“John F. Kennedy Jr.’s former love offers glimpses into the last vestiges of Camelot. In actress Haag's debut memoir, readers get a front-row seat to her on-again/off-again love affair with JFK Jr., President Kennedy's eldest son. After nine years cloistered in Catholic school, the author was suddenly propelled into the glitzy world of upper-crust New York. Her sepia-toned recounting of evenings shared with an adolescent JFK Jr. are spellbinding, setting the stage for the romance soon to come. After a series of missed connections and serendipitous run-ins, the pair finally fell into sync, two young actors playing opposite one another in a play. In a revealing conversation, a young Haag informed JFK Jr. that if he forgot his lines, he need only, ‘stop, take a breath, and look into my eyes. It will ground you.’ It was sound advice, particularly from the woman JFK Jr. would later call his compass. Haag provides minute details that manage to humanize JFK Jr. in a manner the media never attempted. She recalled the ‘spaghetti he made with soy sauce’ and ‘leaping on the benches outside the Museum of Natural History’—both seemingly innocuous details, yet they offer a new look at an old figure. Equally intriguing are the author’s romanticized depictions of Jackie Onassis, the widow who could often be spotted riding her bicycle along the trails of Martha's Vineyard, ‘her head kerchiefed,’ searching the fields for birds. Despite her intimate view, Haag is careful not to exploit the Kennedy clan; instead, she simply returns them to human form. An honest, heartfelt account of love, politics and tragedy.”—Kirkus Reviews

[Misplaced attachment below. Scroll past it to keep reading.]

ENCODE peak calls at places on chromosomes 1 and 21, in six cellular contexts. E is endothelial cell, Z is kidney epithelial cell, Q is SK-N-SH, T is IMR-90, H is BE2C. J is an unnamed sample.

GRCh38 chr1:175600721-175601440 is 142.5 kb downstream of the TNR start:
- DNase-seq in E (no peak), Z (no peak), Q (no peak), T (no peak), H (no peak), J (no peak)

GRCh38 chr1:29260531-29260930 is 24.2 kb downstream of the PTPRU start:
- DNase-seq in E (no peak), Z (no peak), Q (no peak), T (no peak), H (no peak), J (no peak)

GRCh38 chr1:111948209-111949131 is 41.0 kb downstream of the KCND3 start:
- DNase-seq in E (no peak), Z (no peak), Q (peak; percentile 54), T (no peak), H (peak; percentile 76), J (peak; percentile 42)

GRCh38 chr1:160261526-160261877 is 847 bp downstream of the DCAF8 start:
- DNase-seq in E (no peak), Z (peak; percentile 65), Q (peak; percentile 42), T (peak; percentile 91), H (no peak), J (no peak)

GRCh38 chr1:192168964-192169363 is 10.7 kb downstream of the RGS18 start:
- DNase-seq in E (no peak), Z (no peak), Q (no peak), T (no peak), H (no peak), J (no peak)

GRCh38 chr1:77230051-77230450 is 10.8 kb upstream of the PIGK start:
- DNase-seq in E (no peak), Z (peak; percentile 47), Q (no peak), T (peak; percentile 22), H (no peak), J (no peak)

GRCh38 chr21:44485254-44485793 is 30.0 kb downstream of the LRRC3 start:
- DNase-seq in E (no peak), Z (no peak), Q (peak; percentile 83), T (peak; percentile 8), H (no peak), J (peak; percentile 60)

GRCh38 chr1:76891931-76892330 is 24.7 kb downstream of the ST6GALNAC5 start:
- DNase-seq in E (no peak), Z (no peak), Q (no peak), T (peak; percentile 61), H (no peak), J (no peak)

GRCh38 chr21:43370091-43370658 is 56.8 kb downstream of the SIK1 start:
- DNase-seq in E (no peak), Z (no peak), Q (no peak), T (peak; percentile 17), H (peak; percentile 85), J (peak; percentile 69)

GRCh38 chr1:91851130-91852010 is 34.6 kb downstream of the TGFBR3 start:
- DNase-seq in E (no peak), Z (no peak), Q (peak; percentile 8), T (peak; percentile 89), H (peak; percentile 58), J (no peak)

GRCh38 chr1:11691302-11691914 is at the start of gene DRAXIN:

“A piercing portrait of a vibrant, reckless, tender young man so bursting with life that nothing could contain him.”—Publishers Weekly